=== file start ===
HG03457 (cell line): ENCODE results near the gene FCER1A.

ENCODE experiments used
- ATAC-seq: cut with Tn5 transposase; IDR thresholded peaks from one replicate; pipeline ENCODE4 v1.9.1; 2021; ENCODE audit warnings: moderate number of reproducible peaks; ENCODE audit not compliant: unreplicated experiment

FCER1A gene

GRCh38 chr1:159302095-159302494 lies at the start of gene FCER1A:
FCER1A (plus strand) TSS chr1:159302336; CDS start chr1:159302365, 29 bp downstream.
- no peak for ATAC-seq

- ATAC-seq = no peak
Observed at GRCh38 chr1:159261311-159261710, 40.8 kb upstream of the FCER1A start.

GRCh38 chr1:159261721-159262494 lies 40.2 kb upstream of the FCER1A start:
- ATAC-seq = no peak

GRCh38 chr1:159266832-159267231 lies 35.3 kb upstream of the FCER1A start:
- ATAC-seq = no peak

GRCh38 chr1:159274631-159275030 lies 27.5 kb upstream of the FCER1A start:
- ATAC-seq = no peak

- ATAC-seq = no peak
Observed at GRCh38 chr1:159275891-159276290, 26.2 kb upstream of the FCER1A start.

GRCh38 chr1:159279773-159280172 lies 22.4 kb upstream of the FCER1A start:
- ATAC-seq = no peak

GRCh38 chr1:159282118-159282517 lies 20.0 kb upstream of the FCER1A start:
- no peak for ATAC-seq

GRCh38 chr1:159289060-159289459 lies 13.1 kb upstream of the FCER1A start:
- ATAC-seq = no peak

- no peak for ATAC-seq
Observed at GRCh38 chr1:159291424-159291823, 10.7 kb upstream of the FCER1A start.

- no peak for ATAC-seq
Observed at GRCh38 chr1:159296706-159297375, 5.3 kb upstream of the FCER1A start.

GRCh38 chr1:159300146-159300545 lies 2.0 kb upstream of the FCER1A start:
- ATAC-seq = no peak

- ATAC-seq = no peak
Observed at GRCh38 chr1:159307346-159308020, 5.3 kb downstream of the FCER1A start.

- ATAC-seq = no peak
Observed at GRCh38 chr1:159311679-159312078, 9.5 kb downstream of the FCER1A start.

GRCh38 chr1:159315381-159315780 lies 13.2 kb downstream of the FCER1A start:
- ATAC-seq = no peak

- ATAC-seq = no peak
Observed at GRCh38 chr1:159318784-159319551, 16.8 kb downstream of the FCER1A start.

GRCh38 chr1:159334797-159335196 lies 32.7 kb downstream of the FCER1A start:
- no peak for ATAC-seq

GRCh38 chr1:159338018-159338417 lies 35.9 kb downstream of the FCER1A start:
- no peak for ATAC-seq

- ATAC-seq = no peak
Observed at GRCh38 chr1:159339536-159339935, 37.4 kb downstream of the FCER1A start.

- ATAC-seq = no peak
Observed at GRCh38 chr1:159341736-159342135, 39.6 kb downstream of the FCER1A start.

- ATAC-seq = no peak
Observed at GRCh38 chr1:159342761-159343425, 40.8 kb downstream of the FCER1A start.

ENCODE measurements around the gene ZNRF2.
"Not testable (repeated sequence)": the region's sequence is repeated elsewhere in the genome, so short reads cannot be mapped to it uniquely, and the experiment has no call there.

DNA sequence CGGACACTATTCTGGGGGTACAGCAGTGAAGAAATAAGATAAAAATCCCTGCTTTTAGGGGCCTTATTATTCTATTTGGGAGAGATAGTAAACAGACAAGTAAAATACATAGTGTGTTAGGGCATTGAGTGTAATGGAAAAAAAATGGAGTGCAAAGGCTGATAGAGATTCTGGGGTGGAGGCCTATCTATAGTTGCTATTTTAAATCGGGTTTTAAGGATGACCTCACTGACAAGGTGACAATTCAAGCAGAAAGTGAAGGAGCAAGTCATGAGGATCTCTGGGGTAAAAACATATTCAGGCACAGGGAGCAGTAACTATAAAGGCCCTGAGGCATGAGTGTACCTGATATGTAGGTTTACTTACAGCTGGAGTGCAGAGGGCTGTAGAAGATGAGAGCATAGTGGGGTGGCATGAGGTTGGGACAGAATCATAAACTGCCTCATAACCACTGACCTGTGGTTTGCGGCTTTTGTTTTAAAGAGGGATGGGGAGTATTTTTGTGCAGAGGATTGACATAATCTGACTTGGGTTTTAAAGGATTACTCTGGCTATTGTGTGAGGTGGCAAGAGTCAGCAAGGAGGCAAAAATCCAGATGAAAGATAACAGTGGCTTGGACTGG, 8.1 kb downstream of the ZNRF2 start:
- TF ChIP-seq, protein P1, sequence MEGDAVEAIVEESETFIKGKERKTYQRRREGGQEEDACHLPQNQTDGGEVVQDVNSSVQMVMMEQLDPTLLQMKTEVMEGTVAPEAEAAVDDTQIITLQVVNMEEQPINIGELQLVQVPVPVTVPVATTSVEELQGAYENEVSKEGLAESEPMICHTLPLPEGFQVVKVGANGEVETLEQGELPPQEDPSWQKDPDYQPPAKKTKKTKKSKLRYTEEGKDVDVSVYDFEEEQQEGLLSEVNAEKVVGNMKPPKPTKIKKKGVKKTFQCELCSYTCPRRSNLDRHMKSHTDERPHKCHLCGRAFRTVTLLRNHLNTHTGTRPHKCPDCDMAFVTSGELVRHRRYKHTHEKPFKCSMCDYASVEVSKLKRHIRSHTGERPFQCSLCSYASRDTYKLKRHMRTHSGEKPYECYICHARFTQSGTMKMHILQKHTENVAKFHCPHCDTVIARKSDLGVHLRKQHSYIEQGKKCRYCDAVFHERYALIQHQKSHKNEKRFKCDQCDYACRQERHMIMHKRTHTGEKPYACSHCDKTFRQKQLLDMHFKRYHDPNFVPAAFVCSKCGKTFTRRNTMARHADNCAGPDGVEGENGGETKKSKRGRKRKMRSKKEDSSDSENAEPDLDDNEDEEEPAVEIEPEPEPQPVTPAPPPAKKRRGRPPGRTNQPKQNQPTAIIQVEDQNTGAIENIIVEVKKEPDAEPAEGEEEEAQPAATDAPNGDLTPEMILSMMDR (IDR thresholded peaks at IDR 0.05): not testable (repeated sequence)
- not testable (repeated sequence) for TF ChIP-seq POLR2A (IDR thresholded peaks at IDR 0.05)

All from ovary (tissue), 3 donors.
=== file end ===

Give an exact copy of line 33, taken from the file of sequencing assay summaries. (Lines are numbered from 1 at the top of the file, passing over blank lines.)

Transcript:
Observed at GRCh38 chr1:159311679-159312078, 9.5 kb downstream of the FCER1A start.